When the Furness and Taylor family partnership came to a crossroads with their pedigree herd of Holstein Friesians, they decided to buy a small group of Montbeliardes to see if they would thrive in an upland situation.
Rather than opting for a higher proportion of Holstein genetics to give a more productive animal, David Taylor and his son-in-law, Martin Furness chose a breed they felt might be better suited to their hill farm.
Old Hall Farm is all grass, with land rising from about 300-365 metres (1,000-1,200 feet) so a hardy cow which can make the most of forage was a key consideration for the family.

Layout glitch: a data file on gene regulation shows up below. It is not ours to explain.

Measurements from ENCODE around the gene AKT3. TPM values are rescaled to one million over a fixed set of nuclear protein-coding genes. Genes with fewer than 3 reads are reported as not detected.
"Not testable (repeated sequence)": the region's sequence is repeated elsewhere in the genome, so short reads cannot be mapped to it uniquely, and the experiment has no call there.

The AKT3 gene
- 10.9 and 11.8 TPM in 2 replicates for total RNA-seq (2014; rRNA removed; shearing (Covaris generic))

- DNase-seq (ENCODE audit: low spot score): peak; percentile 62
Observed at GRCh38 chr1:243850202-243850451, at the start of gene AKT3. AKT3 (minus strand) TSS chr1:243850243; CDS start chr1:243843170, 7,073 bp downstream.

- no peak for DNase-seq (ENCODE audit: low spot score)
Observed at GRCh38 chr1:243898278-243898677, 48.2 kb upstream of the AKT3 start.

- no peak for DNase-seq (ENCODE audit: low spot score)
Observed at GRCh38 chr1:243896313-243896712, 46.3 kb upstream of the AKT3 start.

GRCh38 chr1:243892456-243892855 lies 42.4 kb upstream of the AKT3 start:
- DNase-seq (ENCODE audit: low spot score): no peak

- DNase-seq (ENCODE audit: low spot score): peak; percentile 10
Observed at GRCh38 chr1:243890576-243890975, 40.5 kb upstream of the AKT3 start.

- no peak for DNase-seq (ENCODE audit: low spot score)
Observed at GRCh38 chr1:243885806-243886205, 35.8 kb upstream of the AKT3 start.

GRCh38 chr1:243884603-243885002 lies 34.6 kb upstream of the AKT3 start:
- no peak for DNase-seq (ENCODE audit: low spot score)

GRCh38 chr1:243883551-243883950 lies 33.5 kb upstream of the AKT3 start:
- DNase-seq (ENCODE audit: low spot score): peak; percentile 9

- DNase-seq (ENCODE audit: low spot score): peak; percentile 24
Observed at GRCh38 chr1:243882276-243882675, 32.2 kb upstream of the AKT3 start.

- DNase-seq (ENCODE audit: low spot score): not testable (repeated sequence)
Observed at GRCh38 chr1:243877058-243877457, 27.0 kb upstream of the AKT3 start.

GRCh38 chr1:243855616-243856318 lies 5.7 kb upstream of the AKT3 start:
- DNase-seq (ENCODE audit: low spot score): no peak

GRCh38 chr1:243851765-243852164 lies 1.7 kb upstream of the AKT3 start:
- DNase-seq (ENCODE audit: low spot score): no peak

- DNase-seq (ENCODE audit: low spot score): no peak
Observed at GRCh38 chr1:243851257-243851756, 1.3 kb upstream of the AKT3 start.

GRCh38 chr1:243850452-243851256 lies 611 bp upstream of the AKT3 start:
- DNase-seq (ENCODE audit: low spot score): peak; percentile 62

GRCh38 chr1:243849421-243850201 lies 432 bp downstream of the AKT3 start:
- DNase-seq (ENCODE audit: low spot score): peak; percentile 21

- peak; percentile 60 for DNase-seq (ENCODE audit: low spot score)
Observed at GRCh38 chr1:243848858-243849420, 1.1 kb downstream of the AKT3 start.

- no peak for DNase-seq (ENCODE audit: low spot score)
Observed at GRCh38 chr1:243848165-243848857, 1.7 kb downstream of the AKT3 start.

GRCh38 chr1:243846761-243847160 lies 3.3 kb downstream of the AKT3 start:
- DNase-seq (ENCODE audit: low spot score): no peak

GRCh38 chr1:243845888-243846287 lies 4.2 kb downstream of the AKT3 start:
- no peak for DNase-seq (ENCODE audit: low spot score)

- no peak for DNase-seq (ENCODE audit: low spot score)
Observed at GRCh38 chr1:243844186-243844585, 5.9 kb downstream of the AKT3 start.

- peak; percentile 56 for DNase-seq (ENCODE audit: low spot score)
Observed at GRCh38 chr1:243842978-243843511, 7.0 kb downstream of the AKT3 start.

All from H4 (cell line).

Mr Furness says: “We can grow grass well on this farm but only over a short season. The Montbeliarde has a wide muzzle, allowing it to graze effectively and it is extremely good at converting forage. We are now achieving more than 4,000kg of milk from forage.
“The Montbeliarde ticked all the boxes for us because it is a strong, robust cow with excellent feet. The breed is exceptionally fertile, so it holds well to sexed semen, conceiving to an average of 1.5 straws and the calves always make a good price.”
Although Mr Furness acknowledges there has been a small reduction in milk yield, there are Montbeliarde cows in the herd achieving 13,000kg.
He says: “I liken the Montbeliarde to a diesel engine. When she comes into milk, she will have a slow start but then she will get going and reach the higher yields eventually. We can also expect more lactations from a Montbeliarde and a valuable cull cow at the end of her productive life.”